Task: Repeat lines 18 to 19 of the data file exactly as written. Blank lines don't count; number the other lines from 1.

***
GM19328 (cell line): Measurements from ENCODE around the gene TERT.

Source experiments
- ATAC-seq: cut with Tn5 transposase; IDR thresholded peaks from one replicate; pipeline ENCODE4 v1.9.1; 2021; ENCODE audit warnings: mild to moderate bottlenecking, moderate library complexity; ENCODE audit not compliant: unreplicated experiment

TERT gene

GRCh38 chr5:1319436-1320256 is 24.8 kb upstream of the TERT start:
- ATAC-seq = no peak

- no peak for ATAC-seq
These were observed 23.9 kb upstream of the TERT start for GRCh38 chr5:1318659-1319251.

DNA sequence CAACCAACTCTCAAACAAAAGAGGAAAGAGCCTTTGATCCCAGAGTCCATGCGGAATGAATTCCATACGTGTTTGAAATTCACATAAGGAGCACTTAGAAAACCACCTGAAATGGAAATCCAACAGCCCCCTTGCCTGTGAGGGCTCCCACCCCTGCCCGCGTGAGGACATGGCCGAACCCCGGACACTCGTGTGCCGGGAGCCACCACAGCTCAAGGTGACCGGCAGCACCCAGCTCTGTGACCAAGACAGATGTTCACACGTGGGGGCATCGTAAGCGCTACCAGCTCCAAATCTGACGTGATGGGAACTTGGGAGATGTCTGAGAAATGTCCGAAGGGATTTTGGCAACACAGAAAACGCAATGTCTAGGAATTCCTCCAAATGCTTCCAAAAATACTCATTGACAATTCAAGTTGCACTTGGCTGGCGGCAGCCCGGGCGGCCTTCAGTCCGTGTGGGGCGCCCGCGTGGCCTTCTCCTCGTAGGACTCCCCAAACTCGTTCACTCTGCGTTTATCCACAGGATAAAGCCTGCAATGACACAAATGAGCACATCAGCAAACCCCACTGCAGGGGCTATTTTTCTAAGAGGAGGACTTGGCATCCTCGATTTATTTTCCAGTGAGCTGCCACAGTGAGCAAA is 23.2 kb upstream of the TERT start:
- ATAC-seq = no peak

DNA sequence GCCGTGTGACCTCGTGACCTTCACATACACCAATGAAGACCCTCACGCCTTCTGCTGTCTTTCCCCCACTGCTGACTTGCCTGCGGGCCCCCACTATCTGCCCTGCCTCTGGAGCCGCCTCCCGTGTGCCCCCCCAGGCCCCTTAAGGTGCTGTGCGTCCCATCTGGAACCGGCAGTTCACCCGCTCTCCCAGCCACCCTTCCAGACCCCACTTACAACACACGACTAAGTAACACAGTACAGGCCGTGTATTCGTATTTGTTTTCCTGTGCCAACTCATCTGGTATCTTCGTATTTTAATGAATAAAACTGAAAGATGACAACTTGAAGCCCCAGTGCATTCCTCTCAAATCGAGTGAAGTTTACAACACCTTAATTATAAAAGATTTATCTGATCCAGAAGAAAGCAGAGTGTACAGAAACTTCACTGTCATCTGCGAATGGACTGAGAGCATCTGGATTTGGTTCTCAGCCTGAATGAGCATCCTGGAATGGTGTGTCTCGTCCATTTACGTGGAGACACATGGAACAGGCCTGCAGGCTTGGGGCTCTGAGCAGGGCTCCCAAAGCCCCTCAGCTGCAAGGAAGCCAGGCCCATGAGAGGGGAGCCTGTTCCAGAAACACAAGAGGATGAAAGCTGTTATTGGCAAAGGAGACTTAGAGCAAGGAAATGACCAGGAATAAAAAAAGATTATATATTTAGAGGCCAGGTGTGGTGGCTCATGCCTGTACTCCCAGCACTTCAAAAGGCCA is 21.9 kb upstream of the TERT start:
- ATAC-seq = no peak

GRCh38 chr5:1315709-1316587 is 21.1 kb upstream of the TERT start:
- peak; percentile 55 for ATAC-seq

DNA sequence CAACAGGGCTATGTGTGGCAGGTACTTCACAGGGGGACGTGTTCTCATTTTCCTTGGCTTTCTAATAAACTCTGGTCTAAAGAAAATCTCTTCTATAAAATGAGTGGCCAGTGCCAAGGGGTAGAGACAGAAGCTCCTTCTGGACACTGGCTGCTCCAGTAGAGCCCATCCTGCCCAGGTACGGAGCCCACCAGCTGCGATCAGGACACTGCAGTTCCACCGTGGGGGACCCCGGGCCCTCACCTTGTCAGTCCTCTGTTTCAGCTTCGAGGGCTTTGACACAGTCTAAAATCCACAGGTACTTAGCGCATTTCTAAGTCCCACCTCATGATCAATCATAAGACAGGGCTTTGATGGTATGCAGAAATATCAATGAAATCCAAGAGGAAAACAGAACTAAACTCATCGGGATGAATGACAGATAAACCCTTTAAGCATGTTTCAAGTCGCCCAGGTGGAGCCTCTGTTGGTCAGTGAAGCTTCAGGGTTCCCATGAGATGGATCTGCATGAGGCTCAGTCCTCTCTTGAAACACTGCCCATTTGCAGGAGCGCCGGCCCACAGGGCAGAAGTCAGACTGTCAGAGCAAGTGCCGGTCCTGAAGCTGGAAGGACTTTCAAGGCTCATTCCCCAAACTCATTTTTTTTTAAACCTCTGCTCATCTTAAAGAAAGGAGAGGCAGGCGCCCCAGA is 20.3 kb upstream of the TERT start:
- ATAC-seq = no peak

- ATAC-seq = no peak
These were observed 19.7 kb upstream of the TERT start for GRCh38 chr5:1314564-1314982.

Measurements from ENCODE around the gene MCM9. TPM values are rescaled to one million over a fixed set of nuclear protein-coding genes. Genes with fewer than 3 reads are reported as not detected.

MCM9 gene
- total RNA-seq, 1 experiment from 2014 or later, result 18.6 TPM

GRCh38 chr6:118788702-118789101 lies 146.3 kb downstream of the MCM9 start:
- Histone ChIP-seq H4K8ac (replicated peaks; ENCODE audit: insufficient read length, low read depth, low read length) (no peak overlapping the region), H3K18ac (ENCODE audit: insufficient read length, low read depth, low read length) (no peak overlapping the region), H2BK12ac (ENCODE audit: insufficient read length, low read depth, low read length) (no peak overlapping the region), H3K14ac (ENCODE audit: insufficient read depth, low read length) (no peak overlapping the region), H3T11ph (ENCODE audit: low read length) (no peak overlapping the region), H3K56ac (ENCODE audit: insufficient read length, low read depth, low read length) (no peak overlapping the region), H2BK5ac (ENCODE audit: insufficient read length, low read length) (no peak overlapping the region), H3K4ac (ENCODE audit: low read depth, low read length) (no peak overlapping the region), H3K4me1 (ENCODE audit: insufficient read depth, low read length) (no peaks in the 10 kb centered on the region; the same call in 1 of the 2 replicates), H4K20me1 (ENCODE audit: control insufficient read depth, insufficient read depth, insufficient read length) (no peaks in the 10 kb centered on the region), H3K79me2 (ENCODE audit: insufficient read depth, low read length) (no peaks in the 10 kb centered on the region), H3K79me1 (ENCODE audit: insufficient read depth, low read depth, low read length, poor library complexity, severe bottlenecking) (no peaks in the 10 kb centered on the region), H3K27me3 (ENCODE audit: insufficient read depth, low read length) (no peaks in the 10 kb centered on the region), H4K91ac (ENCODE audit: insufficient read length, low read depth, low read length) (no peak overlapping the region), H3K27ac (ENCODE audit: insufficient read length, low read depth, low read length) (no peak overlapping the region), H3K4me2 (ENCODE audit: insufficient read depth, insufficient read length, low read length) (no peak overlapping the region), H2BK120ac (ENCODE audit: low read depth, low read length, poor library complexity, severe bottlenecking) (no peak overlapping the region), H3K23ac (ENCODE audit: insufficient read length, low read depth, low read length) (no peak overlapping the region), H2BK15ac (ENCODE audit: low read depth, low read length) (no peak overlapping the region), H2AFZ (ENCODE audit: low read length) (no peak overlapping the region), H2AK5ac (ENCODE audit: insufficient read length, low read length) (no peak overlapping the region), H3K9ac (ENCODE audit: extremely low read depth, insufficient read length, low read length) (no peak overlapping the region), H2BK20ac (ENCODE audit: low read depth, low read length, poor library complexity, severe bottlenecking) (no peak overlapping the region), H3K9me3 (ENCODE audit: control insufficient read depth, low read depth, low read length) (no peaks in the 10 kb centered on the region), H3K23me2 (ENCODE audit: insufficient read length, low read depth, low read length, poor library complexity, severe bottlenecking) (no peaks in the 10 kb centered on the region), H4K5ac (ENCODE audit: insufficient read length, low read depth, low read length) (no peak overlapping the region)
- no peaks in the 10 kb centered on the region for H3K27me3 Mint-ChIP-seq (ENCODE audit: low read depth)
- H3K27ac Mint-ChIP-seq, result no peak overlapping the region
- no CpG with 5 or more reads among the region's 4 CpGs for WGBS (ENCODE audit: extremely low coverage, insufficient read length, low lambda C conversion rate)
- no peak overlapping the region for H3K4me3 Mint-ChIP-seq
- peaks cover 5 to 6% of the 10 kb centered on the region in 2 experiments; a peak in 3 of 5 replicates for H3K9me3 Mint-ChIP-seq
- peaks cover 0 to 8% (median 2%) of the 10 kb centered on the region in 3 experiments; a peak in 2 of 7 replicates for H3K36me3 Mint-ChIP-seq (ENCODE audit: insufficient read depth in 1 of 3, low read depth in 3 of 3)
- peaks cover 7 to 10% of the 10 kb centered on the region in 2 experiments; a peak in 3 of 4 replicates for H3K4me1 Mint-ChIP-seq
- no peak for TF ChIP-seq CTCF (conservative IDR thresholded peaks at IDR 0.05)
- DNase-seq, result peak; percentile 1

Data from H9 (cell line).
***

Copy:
These were observed 19.7 kb upstream of the TERT start for GRCh38 chr5:1314564-1314982.

Measurements from ENCODE around the gene MCM9. TPM values are rescaled to one million over a fixed set of nuclear protein-coding genes. Genes with fewer than 3 reads are reported as not detected.